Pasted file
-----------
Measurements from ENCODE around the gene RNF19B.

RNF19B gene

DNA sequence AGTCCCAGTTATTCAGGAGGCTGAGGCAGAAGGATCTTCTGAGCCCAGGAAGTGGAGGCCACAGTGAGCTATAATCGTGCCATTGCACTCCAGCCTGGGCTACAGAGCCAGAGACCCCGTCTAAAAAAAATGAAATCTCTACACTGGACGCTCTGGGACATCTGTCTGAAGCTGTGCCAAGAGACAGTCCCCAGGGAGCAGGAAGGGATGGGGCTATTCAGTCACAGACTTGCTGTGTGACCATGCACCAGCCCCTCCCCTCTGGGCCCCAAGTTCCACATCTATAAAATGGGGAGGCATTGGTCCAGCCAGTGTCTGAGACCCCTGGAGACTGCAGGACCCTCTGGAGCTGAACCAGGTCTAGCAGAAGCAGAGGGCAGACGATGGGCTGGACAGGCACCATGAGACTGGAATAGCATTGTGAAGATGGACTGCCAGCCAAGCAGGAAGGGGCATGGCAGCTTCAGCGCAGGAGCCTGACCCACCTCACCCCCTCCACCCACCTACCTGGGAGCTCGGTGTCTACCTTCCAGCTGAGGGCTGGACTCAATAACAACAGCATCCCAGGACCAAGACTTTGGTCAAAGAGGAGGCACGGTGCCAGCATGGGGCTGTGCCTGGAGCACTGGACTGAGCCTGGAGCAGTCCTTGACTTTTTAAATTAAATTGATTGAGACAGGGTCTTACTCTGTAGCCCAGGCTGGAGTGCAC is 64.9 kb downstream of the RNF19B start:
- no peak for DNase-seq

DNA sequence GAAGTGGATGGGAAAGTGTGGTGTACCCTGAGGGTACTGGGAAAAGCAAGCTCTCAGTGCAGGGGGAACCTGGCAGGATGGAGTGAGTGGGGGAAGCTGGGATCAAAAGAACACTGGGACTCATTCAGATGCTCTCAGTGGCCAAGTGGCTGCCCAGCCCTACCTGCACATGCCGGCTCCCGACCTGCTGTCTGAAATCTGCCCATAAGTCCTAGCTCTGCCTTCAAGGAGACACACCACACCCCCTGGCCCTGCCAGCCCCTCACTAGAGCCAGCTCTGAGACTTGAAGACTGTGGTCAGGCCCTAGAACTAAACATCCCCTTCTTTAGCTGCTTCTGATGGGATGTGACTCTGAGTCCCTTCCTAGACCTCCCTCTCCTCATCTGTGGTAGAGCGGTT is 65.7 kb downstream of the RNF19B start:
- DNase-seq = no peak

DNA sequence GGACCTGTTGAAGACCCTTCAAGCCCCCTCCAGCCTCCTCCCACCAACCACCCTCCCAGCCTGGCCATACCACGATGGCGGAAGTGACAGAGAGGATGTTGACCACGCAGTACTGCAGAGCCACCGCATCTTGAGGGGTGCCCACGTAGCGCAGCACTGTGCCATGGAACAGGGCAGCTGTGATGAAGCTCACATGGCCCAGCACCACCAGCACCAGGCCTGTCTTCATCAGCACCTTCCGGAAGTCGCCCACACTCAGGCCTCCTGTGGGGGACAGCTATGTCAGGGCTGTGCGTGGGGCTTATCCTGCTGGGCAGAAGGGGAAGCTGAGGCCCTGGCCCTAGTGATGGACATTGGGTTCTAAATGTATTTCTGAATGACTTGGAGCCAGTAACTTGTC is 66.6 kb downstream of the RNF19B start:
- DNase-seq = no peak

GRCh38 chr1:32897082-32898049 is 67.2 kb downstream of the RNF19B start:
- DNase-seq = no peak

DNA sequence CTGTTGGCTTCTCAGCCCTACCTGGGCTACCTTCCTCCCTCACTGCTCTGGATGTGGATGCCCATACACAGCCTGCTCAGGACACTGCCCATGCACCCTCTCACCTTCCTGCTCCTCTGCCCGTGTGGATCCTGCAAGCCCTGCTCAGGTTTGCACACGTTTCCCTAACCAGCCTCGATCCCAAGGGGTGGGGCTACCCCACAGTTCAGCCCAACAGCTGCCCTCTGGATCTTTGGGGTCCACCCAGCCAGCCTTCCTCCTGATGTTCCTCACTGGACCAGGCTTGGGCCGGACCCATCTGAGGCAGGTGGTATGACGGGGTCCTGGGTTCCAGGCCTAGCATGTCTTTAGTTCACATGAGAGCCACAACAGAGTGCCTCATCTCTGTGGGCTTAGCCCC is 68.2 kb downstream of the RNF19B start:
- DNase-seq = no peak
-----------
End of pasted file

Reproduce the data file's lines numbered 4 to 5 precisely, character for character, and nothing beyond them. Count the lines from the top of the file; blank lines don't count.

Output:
- no peak for DNase-seq

DNA sequence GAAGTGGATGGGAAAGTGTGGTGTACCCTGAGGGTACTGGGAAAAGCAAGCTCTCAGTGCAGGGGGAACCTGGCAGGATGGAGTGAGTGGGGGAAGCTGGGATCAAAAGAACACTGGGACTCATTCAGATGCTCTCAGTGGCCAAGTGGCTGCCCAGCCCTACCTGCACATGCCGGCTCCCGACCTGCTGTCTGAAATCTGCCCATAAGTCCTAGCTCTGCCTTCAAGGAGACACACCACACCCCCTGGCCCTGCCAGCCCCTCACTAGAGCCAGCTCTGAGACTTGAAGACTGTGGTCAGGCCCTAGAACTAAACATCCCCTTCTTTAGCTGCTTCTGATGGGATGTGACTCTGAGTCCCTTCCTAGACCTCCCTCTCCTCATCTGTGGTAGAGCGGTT is 65.7 kb downstream of the RNF19B start: